Lyonel came from a long line of engineers. His grandfather Josiah Latimer Clark was particularly distinguished being involved (with his elder brother Edwin) in the construction of the Menai Straits Bridge in 1848, but more famous for his work as an Electrical and Telegraphic engineer. He was a partner in the firm which laid the underwater cable to America and patented many telegraphic devices.
Lyonel’s father, Lyonel Edwin Clark, was the son of Josiah by his first wife Margaret Helen Preece. I believe Margaret’s father had helped to finance many of Josiah’s early telegraphic works. Josiah worked all over the world and possibly this contributed to the collapse of his marriage. He divorced Margaret on the grounds of adultery in 1860-61 (not a common event at that time) and in 1863 she married the co-respondent Frederick Richard Window. Josiah married Maria Wilkinson Webb on 7th April 1866. Lyonel Edwin was living with his father and step-mother in 1871.
Lyonel Latimer was born the son of Lyonel Edwin and his wife Annie in 1898 and arrived at Dunhurst in September 1906 at the age of eight and a half. In September 1910 he moved up to Bedales and stayed for the next three years. He moved from Bedales to Clayesmore for his final two years of schooling where he had a successful career rowing and playing cricket (the school has provided a photograph, which accompanies this case study, of a very handsome young man in sporting dress).
Lyonel seems to have slipped out of the Bedales records so I have obtained an account of his war service from the Clayesmore Archivist. In March 1915 he volunteered as a Private in The Inns of Court OTC. He visited Clayesmore in July where he told the Editor of the school magazine he had been training in Berkhampstead with H Company and was about to transfer to “some works where they are engaged in making munitions of War”. However, by July 10th he was in the first stages of applying for the Territorial Force and signed a declaration in preparation for his Medical Examination. On 20th July 1915 he made his formal application, expressing a preference for the Leicester Horse Artillery and was commissioned as a 2nd Lieutenant on 6th August.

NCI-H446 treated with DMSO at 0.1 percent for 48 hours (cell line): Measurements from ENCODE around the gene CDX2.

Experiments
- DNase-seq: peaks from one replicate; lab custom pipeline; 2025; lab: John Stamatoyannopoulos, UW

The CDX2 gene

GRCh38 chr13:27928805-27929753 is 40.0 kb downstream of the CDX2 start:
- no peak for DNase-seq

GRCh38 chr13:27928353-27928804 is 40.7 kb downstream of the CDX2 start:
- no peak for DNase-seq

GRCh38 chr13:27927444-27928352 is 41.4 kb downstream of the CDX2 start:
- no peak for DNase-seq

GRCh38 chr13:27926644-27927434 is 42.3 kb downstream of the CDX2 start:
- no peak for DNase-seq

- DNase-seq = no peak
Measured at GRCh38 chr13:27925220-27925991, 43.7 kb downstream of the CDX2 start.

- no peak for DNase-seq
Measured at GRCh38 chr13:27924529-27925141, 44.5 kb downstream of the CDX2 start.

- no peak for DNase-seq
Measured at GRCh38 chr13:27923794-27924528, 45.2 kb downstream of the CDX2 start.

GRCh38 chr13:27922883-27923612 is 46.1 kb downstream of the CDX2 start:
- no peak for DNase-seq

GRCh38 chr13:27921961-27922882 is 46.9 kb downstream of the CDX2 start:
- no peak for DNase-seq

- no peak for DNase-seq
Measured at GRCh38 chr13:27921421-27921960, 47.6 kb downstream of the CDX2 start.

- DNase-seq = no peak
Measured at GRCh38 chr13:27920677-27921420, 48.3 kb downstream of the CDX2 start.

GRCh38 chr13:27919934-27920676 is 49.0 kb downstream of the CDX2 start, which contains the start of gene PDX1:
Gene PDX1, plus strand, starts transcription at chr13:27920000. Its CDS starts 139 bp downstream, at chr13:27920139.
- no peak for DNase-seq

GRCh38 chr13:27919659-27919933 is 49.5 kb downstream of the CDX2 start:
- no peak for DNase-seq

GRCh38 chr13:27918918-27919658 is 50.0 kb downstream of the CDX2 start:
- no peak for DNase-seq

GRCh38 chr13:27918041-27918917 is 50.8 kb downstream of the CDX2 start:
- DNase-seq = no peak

In April 1916 The Clayesmorian recorded: “He was engaged in coast defence at Norwich, where he had some exciting experiences. He was also stationed at Loughborough for some time but is now at Salisbury Plain. Writing from Loughborough he says:-‘One thoroughly appreciates being an officer after six months as a private. Although I wouldn’t have missed it for anything; also the men respect you far more’”.
In March 1916 Lyonel was transferred to the Royal Flying Corps and joined his squadron at Gosport. The squadron moved its base to France in May 1916 and Lyonel qualified as an Observer in aerial reconnaissance. He sent back to The Clayesmorian dramatic accounts of encounters with German Fokker aircraft. On one occasion he ended with “a bullet through my windscreen and two through the main spar on the machine”.
The Clayesmorian reported:- “It would seem that Clark was flying a Morane biplane, … attached to the Headquarters Staff, and met his death at Estrées near St. Quentin”.
On hearing the news of Lyonel’s death, a master (probably JHB himself) wrote from Bedales. “We can be glad and proud through all the loss; and indeed it is not loss, somehow, somewhere we may be sure it will find fulfilment, all the splendid vigour and promise of youth that is being poured out, to make the new world better than the old”.
The War Office had recorded Lyonel as “missing in action” but finally, on 24th March 1917, having received a photograph of his grave which his father had obtained from the Queen Victoria Jubilee Fund Association in Geneva, they agreed to record him as “killed in action on 2nd August 1916”. His body now lies in Beaumetz Communal Cemetery, Cartigny.